WALTHAM — With their postseason existence two losses from extinction, the Celtics trotted out a new buzzword Thursday: desperation.
Following up on that term, the players and coaches dropped the usual array of clichés about their “backs being against the wall” and so forth as they head into Game 3 Friday of their first-round playoff series against the New York Knicks.
The Celtics are down, 0-2, in the best-of-seven series, and the only bright side is that they’ll be playing in front of their home crowd for the first time since April 10.
“There’s no better crowd in the NBA than ours,” Doc Rivers said before practice Thursday. “There’s no better crowd in sports than this city. They are actually really invested. And that is the difference, and I’ve always said that.
“There’s a lot of crowds that, they’re winning now, they come. And then you see all the hats, all the [trash-talking] when you’re walking the city.
“But Boston, when you’re winning or losing, you still hear the people talking trash. And that’s just the way they are, the way they’re built. And we expect them to be very much that.”
More than anything, though, the Celtics expect, as Kevin Garnett said, a “very emotional, very inspiring” night at TD Garden, as it will be their first game there since the Marathon bombings.
A moment of silence will take place before the game. A video tribute will play on the Jumbotron. First responders will be recognized.
“You know, fans really get riled up for the playoffs, and despite the tragedy, they’ll probably be even more of it,” captain Paul Pierce said.
The bombings led the NBA to cancel the Celtics’ final regular-season home game April 16 against Indiana. Since then, they’ve played in Toronto and New York.
The Celtics are well aware that basketball is, in the grand scheme, only a game, but they also know that sports can be of some help during a time of tragedy.
“With the Bruins, Sox, and us, I think the fans look to us as an outlet as far as having us and trying to pass what happened,” said forward Jeff Green, who lives downtown, not far from where the bombings took place.
“I think everybody’s been looking to us for an outlet. We’re trying to find a way to get the city going. We’ve got a game [Friday], which they can come out and support and get away from the tragic moments. [Friday] is going to be big for the city. I think they’re going to come out and be loud for us, so it will be fun.”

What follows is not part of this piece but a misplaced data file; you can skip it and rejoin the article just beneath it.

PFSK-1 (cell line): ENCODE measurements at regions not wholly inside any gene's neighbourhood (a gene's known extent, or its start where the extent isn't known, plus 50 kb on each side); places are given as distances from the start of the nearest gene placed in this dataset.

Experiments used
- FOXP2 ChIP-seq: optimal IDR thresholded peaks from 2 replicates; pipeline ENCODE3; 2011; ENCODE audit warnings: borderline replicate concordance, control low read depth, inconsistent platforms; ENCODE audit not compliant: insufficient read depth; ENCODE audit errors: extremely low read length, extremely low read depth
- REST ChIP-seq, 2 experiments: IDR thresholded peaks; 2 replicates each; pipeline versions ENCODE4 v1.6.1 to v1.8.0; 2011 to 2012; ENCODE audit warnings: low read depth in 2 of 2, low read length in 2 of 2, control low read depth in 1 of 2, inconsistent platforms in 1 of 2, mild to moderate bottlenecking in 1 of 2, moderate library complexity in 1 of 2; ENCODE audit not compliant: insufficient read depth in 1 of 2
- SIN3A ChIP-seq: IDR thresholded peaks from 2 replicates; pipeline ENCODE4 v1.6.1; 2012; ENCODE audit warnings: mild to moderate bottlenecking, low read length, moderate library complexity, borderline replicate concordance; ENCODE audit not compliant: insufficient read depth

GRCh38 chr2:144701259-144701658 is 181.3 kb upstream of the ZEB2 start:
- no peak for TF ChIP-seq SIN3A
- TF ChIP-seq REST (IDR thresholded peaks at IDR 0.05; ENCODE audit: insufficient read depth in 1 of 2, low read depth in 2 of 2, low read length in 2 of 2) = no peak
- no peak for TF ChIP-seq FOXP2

After subpar performances in Games 1 and 2, especially during the second halves, Boston will try to match New York’s intensity. Green said the crowd will help in that department.
“In moments where we lack the energy, I feel like they’ll help us out,” he said. “They’ll let us know.”
But playing at home doesn’t mean they’ll automatically win, Pierce said.
“We’ve got to go out and play like a desperate team with a huge sense of urgency,” said Pierce, “because Game 3 right now, our season’s definitely on the line.”
Why has the desperation been missing from Games 1 and 2?
“I don’t think it’s been missing, it just hasn’t been maintained for four quarters,” Pierce said. “I mean, we show just flashes of it, so it’s something we’ve got to do for four quarters and definitely in Game 3.”
The Celtics have rebounded from a 2-0 playoff deficit before . . . but that was 44 years ago, when the 1968-69 team, led by player/coach Bill Russell, came back and won four of five versus the Lakers, capturing an NBA championship.
Since then, the Celtics have lost their last eight best-of-seven series when sitting in a two-game hole. And no NBA team has come back from a 3-0 series deficit. Ever.
In Games 1 and 2, Knicks star Carmelo Anthony scored 36 and 34 points, and J.R. Smith added 15 and 19, but the Celtics expect those two to get their points. It’s the other Knicks who are doing the most damage, specifically Raymond Felton, Pablo Prigioni, and Jason Kidd, who all keep attacking the paint.
Once there, they have either drawn fouls, which has led to Garnett playing a supporting role in the series, or passed it out to open 3-point shooters.
“We have to do something about that,” Rivers said.
Felton, specifically, has carved up Boston, scoring 13 points in Game 1 and 16 in Game 2.
“He’s killing us,” Rivers said earlier in the week.
With Garnett in foul trouble and other Celtics struggling, Pierce has had to carry an extra load, which he can’t do, Rivers said.
“We’re asking him to guard Carmelo at times, asking him to bring the ball up the floor at times, we’re asking him to be our post passer, it’s . . . listen, he’s Paul Pierce,” Rivers said. “He’s not Christopher Reeve.”
Boston has also played as flat as a still pond after halftime, scoring 48 total points in the two losses.
“In the second half, we lacked the aggression that we come out with,” said Green, who has made 10 of 15 shots in the first halves but 1 of 11 in the second halves.
“It’s clear to see when you watch film how hard we were attacking, how we were running our offense, our defensive pressure. It’s clear the aggression between the two halves is totally different.”
Garnett said the Celtics have to defend better, try to get easy baskets in transition, and push the ball up more when the Knicks turn up the pressure on defense.
“But, second half, I think the thesis here is just being more aggressive,” he said.
The Celtics don’t really have any other choice. A deflating loss Friday would set up the Knicks for a sweep of their rivals in Sunday’s Game 4 on Boston’s home parquet.